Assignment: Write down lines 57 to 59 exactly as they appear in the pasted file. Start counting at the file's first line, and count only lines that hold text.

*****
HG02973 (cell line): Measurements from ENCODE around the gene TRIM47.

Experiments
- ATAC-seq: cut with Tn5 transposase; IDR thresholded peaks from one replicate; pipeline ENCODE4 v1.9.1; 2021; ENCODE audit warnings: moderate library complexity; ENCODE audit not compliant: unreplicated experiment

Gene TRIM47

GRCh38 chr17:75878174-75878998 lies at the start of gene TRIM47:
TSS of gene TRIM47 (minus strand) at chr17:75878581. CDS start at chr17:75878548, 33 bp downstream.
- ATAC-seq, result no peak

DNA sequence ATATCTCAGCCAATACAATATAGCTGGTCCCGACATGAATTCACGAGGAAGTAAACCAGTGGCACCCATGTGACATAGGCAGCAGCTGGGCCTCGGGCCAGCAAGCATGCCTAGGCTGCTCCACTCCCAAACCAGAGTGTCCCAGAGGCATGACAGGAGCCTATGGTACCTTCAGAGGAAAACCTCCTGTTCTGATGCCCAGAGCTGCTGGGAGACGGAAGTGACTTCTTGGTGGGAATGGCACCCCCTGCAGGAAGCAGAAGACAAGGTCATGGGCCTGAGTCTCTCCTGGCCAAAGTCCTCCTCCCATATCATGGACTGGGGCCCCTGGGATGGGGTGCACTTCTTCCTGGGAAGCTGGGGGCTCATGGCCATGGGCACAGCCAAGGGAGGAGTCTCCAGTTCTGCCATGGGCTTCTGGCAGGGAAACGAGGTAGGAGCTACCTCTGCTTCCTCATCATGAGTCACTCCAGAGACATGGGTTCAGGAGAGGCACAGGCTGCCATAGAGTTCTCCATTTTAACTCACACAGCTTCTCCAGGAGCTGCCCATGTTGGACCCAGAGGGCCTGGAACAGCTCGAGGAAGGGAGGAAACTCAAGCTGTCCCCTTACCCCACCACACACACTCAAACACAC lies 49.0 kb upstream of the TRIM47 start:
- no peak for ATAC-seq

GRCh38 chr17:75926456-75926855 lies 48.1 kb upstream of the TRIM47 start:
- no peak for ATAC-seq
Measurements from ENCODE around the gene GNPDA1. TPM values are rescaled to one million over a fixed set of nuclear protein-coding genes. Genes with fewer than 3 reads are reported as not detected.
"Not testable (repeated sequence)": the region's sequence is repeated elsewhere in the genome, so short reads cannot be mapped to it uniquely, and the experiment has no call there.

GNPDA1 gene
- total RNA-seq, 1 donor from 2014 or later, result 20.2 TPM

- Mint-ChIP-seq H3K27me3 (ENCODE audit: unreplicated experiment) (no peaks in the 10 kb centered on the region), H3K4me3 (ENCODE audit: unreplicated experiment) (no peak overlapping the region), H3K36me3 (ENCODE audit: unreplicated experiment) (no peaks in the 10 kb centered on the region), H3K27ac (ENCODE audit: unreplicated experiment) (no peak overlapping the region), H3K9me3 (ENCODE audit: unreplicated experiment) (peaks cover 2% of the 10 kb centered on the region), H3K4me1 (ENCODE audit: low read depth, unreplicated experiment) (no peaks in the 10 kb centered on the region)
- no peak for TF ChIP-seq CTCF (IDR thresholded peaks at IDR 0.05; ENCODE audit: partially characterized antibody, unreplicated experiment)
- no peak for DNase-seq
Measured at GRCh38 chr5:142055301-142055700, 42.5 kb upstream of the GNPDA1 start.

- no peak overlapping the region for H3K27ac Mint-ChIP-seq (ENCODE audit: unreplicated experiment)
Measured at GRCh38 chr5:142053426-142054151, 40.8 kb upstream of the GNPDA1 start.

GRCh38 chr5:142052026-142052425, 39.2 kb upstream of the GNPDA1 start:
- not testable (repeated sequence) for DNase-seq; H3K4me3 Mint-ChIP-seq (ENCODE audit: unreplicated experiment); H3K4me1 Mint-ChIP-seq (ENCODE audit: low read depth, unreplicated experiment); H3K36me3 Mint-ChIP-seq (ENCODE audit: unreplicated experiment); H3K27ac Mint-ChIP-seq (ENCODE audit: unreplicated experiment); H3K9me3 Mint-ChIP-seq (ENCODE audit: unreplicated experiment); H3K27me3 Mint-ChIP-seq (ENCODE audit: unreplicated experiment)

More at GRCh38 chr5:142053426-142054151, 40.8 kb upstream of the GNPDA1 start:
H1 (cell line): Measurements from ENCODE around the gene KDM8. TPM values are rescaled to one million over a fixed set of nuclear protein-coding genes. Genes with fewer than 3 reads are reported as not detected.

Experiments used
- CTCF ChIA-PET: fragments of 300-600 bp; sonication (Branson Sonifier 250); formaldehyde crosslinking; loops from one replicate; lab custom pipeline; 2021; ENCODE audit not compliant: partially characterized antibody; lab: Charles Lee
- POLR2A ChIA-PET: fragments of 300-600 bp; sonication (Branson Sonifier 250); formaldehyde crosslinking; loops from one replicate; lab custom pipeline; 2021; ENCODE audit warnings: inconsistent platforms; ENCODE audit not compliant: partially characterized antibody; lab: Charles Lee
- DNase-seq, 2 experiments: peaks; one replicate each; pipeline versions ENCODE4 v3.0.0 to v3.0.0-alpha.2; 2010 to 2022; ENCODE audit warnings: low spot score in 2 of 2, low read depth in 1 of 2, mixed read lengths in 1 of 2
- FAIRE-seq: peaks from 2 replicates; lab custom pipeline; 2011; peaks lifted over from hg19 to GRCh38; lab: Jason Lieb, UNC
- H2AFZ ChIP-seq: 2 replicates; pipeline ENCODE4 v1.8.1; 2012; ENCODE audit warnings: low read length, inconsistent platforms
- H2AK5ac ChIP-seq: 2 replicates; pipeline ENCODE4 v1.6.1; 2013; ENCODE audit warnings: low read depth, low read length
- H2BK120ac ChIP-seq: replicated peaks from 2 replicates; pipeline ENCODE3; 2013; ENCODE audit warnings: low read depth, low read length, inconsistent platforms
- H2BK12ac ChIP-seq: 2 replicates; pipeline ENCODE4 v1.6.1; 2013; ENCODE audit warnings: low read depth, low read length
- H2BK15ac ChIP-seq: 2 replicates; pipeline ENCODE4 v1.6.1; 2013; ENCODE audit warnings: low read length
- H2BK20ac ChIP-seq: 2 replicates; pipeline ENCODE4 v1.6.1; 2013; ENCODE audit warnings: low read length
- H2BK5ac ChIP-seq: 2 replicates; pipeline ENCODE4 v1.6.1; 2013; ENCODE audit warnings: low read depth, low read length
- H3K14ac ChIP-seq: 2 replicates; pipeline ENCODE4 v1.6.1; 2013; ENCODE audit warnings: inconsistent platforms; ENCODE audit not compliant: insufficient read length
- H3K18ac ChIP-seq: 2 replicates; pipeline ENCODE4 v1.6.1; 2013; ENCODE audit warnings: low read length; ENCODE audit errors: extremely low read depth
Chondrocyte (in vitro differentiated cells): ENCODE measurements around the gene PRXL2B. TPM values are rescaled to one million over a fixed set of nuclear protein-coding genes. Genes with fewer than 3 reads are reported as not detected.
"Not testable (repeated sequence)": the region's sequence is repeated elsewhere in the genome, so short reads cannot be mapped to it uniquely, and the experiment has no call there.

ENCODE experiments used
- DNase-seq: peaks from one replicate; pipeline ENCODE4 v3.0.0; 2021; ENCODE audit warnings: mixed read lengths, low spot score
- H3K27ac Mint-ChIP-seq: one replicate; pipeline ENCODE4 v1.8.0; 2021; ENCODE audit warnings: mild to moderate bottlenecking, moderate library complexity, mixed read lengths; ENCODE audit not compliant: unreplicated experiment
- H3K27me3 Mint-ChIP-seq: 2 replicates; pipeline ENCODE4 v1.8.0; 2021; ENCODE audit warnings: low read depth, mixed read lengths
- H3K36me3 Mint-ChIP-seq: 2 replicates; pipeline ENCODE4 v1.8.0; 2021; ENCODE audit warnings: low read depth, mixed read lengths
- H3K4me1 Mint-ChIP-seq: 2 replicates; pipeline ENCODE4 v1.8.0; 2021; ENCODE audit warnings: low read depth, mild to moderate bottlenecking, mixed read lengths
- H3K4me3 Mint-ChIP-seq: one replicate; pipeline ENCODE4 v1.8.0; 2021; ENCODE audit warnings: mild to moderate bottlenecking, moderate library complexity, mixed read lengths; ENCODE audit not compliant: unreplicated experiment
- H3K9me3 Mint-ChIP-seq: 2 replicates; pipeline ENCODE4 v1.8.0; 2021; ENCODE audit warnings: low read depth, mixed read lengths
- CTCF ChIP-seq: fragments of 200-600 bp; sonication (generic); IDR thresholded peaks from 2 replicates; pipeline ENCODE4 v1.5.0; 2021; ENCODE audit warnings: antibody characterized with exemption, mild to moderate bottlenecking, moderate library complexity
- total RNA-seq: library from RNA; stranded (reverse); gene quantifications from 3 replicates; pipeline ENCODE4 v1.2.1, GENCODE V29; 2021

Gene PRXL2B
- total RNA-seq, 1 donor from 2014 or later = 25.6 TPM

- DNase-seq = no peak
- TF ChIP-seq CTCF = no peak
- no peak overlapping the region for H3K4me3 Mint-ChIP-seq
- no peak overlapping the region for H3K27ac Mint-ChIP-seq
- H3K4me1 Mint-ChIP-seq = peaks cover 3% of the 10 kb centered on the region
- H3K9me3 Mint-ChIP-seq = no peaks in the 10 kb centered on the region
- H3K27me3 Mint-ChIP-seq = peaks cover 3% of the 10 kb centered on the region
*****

- no peak overlapping the region for H3K27ac Mint-ChIP-seq
- H3K4me1 Mint-ChIP-seq = peaks cover 3% of the 10 kb centered on the region
- H3K9me3 Mint-ChIP-seq = no peaks in the 10 kb centered on the region